China media claims major PLA build-up, India denies it

Indian sources dismissed these claims and said that the PLA hasn't made any disquieting troop movement till now.Sources added there is nothing "unusual" about the military exercise in Tibet.


NEW DELHI/BEIJING: There has been no major troop mobilization by China towards the Line of Actual Control in the entire stretch from Ladakh to Arunachal Pradesh, nor have recent military exercises conducted by the People’s Liberation Army (PLA) in Tibet raised “any red flags” in the Indian security establishment till now, say official Indian sources.

This comes after reports in the Chinese media claimed that the PLA is making battle preparations by moving large quantities of military equipment and vehicles closer to the Sikkim border+ in Tibet.

The reports, in fact, are being viewed as a Chinese strategy to exert psychological pressure on India to withdraw its troops from the Doklam Plateau in Bhutanese territory, where soldiers from the two countries are locked in a face-off for over a month now.

Indian sources, on their part, said the PLA has “not made any disquieting troop movement” south of Tsangpo in Tibet till now, even though the two armies remain firm about not budging from their respective positions on the Doklam Plateau.

There is also nothing “unusual” about the much-hyped recent military exercise in Tibet+ .

“It was a routine annual exercise that took place near Lhasa in early-June, around 700-km from the border. All armies conduct exercises at frequent intervals. The PLA has been conducting such exercises in Tibet since 2009,” said a source.

In Beijing, the state-run PLA Daily said the process of moving equipment to northern Tibet “took place late last month” and “involved hardware being moved simultaneously by road and rail from across the entire region”.

The report said it would take the PLA only six to seven hours to move “tens of thousands of tonnes” of military equipment from northern Tibet, where most of the material has been kept, to the Sikkim border in view of the efficient transportation networks which include the Tibet railway and a new expressway connecting Lhasa to Yadong on China’s side of Nathu La in the Sikkim section. The distance involved is 700 kilometres, it said.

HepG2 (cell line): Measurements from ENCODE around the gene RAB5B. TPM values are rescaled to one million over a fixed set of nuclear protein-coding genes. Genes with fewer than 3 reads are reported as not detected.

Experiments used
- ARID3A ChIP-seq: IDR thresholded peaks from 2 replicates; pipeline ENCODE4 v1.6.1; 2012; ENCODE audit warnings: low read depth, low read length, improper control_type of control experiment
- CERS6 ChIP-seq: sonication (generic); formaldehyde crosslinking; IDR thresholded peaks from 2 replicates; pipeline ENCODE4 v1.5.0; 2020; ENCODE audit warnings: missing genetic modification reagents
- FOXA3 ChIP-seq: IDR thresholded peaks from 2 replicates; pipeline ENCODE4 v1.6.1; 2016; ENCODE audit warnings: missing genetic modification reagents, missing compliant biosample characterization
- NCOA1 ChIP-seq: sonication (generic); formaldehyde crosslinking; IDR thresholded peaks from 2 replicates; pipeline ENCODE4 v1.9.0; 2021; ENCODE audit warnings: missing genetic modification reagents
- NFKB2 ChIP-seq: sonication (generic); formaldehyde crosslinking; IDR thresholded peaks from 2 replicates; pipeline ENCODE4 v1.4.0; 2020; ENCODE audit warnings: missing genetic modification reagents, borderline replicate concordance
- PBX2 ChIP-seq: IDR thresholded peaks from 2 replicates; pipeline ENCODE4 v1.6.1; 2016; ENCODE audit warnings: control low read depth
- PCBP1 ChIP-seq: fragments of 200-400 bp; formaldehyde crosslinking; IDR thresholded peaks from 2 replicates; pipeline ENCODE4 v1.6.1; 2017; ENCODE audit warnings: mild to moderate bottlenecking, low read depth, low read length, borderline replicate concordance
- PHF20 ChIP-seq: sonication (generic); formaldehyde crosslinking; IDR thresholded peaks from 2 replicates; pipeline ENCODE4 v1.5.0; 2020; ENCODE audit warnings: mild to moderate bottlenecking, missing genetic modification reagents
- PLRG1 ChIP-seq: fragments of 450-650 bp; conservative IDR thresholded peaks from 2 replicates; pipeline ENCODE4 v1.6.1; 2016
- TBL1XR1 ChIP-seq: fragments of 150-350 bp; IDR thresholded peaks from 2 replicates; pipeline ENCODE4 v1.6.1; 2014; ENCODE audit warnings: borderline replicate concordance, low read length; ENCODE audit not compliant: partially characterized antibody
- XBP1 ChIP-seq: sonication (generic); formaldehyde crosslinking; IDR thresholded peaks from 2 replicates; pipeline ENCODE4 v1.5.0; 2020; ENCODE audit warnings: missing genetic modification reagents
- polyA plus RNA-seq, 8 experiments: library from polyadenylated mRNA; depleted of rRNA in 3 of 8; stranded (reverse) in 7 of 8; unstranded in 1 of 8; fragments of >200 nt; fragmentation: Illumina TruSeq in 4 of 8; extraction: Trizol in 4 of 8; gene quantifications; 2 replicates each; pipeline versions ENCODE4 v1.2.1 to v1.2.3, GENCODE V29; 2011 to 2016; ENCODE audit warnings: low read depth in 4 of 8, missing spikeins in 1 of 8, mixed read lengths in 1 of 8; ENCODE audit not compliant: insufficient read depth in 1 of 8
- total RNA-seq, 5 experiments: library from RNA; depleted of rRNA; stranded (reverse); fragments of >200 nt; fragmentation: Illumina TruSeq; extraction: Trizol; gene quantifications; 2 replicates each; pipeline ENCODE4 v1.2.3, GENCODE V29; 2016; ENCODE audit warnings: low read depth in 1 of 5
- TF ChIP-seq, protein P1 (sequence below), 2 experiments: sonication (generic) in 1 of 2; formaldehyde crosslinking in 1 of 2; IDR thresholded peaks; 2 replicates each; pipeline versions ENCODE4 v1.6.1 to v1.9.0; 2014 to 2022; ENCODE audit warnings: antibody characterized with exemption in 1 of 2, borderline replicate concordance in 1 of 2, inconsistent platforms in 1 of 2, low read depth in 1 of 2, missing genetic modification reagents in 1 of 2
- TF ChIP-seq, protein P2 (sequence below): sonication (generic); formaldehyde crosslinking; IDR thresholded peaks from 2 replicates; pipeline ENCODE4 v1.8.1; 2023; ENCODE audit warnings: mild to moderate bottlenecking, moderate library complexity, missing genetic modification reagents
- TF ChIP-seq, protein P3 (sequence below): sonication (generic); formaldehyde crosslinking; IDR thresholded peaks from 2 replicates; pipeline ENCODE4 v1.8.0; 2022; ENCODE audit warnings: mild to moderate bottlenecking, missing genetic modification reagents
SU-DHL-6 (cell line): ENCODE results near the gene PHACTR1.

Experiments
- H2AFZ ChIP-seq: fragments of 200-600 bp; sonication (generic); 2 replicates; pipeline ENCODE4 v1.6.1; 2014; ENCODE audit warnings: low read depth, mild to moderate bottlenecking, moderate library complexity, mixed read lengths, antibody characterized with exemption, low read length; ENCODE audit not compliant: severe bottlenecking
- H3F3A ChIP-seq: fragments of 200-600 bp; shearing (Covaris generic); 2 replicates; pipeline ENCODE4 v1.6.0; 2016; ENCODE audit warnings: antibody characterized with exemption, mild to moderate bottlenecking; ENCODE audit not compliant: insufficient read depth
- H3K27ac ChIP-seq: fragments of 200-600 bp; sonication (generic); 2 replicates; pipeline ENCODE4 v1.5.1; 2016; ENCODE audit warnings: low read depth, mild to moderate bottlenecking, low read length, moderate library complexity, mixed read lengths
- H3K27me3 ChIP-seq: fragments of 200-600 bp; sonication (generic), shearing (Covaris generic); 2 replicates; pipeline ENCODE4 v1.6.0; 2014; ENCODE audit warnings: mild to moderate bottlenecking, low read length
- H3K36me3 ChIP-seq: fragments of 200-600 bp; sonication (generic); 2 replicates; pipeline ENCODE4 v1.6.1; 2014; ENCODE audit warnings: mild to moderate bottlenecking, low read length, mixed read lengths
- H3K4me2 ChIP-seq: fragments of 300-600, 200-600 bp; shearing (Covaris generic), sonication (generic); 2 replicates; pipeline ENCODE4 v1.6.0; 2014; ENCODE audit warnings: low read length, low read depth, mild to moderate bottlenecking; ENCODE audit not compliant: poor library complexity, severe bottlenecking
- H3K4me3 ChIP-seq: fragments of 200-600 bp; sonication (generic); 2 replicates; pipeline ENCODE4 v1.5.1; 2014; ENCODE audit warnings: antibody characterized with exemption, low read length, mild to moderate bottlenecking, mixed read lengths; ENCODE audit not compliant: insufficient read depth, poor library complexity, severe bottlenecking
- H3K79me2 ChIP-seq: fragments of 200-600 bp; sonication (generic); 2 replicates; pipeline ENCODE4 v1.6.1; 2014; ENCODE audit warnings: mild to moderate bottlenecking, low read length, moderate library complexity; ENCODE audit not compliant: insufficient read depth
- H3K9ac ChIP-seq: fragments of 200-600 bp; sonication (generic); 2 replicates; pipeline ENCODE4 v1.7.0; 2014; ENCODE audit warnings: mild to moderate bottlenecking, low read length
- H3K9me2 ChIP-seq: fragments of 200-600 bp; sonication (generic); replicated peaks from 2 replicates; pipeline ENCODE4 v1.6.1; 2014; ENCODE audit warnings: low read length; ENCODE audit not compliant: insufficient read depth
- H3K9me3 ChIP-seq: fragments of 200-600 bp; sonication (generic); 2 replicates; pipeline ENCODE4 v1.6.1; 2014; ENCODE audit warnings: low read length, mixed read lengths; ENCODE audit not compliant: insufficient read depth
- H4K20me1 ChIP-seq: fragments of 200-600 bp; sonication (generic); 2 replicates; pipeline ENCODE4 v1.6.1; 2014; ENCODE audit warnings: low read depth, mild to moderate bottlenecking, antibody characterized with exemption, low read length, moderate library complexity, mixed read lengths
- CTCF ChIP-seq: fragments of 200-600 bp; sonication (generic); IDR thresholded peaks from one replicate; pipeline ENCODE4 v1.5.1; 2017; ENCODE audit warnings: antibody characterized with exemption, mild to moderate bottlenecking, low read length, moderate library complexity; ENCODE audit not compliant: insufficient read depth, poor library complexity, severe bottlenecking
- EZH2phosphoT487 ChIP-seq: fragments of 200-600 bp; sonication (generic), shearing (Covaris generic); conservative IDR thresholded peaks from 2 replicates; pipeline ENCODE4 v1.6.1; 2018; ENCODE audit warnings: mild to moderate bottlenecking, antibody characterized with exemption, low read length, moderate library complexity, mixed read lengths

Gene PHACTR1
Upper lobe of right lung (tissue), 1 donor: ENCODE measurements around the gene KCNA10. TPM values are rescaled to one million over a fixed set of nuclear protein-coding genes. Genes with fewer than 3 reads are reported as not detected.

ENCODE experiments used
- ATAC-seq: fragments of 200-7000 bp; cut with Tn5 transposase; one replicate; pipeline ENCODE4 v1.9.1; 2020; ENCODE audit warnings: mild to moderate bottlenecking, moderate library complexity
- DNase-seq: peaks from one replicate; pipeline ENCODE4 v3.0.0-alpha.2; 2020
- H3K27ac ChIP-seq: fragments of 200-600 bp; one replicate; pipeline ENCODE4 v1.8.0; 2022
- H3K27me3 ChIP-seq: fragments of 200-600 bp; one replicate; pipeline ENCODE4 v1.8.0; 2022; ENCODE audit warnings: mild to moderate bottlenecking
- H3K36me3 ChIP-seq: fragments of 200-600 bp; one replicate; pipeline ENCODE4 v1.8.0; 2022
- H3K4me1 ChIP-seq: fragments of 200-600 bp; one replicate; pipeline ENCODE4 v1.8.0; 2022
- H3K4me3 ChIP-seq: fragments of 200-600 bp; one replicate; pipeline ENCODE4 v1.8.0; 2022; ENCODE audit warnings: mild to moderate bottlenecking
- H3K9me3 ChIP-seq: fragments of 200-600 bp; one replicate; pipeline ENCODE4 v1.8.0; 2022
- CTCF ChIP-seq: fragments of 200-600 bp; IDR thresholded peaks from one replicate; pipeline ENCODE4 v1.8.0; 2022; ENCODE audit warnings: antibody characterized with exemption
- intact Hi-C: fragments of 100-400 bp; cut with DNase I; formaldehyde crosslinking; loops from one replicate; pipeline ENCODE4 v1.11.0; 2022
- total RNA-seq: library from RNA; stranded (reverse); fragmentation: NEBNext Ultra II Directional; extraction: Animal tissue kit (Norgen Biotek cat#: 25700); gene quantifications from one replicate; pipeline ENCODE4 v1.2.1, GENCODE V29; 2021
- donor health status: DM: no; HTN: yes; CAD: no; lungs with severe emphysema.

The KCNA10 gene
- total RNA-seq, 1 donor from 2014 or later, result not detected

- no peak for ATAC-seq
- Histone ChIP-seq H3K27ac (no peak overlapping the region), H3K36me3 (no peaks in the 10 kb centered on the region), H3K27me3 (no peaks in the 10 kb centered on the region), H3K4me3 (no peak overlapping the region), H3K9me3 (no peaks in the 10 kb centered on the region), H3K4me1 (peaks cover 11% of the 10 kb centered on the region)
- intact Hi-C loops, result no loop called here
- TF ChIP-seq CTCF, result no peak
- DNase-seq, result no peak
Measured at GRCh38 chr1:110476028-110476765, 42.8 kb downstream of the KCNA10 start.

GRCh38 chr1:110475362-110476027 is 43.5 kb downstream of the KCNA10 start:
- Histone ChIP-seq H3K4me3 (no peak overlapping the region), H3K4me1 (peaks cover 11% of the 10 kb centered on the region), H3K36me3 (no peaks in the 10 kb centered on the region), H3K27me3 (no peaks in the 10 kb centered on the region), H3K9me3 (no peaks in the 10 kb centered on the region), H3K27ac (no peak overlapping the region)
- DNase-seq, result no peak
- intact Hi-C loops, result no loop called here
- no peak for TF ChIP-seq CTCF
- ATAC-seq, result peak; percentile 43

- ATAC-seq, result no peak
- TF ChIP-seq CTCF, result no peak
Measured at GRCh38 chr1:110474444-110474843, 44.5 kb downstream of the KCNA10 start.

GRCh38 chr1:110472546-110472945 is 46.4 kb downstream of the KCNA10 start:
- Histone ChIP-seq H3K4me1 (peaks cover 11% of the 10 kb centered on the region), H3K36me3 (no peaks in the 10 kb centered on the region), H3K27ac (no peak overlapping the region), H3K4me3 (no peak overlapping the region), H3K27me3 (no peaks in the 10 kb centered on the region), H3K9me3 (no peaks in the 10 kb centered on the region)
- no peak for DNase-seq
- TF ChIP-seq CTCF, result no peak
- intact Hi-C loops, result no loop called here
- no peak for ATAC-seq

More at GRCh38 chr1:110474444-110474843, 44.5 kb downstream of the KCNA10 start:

In another report, the People’s Daily said the process of transporting a large amount of military and medical equipment to the Kunlun Mountain range in northern Tibet was part of the live-fire drill.

“The vast haul was transported to a region south of the Kunlun Mountains in northern Tibet by the Western Theatre Command – which oversees the restive regions of Xinjiang and Tibet, and handles border issues with India,” the South China Morning Post in Hong Kon reported.

The Communist Party organ, People’s Daily, in a commentary said, “Though India has more troops scattered along the disputed area, China’s rapid deployment of troops, its powerful weaponry, and its advanced logistics support give China the edge over India.”

Independent experts see China’s push for a border conflict+ as a response to rising India’s economic strength and a desire to check the growth through military intervention.
“Chinese analysts are also increasingly concerned about India’s rise as a potential peer competitor should the “Modi Restoration” succeed in sustaining a high growth rate that ushers in industrialization and urbanization,” said Mohan Malik, professor of Asian security at the US-based Asia Pacific Center for Security Studies.As earlier reported by TOI, there are just about 300-400 troops each from the two sides in the “non-aggressive” confrontation at the exact stand-off site on the Doklam Plateau near the Sikkim-Bhutan-Tibet tri-junction
But the Indian Army, as a precaution, has “moved forward” over 3,000 troops from their peace-time deployments in Sikkim, apart from “activating” all its relevant formations in the region like the 17 Mountain Division (headquarters at Gangtok), 27 Mountain Division (Kalimpong) and 20 Mountain Division (Binnaguri).

 Indian troops deployed in the Doka La+ general area had pro-actively blocked Chinese troops and construction workers from building a motorable road towards the Zomplri or Jhamperi Ridge on the Doklam Plateau in mid-June after Bhutanese soldiers had failed to do so.


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